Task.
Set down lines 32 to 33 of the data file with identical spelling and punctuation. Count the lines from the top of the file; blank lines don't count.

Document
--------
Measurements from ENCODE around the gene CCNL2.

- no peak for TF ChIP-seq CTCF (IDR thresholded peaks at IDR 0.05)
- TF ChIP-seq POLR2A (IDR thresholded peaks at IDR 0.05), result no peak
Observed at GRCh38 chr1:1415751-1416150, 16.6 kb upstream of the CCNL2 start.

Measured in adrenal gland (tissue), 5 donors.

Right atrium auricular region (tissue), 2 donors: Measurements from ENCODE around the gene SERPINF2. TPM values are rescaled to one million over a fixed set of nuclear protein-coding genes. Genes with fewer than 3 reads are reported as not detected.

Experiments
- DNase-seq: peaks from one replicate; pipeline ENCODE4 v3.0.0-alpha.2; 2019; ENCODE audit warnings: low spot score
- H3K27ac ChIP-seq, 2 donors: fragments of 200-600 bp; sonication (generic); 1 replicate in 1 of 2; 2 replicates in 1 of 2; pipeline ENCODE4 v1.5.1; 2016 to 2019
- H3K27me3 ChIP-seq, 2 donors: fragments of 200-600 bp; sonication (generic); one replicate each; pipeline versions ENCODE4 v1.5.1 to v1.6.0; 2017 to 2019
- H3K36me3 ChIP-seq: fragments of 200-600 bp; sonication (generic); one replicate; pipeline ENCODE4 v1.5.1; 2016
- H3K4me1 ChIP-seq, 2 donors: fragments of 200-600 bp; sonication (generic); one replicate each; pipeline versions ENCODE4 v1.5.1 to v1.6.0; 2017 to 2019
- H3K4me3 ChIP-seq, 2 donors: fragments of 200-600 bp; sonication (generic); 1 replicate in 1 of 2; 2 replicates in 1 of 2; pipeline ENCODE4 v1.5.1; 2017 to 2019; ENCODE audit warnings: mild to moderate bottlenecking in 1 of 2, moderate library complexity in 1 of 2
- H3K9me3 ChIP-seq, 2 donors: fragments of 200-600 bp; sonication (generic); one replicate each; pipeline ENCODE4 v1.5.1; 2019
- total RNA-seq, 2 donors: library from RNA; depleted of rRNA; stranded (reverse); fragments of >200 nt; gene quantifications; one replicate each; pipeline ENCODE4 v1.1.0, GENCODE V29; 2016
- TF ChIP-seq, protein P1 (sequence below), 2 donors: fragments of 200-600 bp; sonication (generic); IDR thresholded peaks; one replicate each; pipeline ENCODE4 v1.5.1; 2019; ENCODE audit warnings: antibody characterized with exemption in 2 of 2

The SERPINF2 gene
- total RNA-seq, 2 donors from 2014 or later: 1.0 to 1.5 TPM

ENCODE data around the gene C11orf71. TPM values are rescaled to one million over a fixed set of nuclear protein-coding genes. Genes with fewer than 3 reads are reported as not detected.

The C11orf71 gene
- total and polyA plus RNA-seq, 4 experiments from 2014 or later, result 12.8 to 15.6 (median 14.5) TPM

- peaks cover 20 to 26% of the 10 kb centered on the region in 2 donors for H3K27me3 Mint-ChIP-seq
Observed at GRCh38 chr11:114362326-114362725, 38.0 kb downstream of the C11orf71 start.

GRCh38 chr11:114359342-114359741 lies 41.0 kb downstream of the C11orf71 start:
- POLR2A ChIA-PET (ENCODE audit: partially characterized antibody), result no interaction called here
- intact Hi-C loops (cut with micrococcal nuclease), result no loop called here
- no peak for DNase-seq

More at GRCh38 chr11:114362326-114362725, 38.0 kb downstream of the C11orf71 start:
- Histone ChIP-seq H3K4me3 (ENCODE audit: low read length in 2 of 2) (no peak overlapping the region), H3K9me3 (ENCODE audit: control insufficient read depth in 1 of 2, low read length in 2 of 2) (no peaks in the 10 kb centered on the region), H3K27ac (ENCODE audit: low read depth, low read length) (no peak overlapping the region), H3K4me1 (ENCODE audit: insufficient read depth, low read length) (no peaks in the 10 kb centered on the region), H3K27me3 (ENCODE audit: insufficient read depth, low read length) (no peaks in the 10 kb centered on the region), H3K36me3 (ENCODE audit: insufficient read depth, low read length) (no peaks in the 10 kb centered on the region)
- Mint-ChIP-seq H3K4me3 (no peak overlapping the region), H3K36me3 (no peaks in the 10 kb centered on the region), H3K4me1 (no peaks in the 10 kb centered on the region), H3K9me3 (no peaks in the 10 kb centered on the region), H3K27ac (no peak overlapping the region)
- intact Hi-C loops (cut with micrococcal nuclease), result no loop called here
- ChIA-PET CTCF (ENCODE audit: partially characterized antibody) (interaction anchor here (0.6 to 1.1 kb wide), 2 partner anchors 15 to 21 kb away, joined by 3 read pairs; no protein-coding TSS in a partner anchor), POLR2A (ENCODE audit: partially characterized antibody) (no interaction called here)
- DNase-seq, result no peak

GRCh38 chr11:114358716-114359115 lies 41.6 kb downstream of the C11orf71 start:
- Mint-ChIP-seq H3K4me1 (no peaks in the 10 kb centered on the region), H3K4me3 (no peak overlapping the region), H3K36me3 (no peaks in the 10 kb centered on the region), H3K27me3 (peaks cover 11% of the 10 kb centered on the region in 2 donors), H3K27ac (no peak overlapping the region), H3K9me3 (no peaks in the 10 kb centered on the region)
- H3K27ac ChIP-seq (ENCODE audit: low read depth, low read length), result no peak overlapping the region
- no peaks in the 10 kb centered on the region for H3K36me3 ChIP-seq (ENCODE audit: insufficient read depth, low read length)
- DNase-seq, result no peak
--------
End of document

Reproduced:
- ChIA-PET CTCF (ENCODE audit: partially characterized antibody) (interaction anchor here (0.6 to 1.1 kb wide), 2 partner anchors 15 to 21 kb away, joined by 3 read pairs; no protein-coding TSS in a partner anchor), POLR2A (ENCODE audit: partially characterized antibody) (no interaction called here)
- DNase-seq, result no peak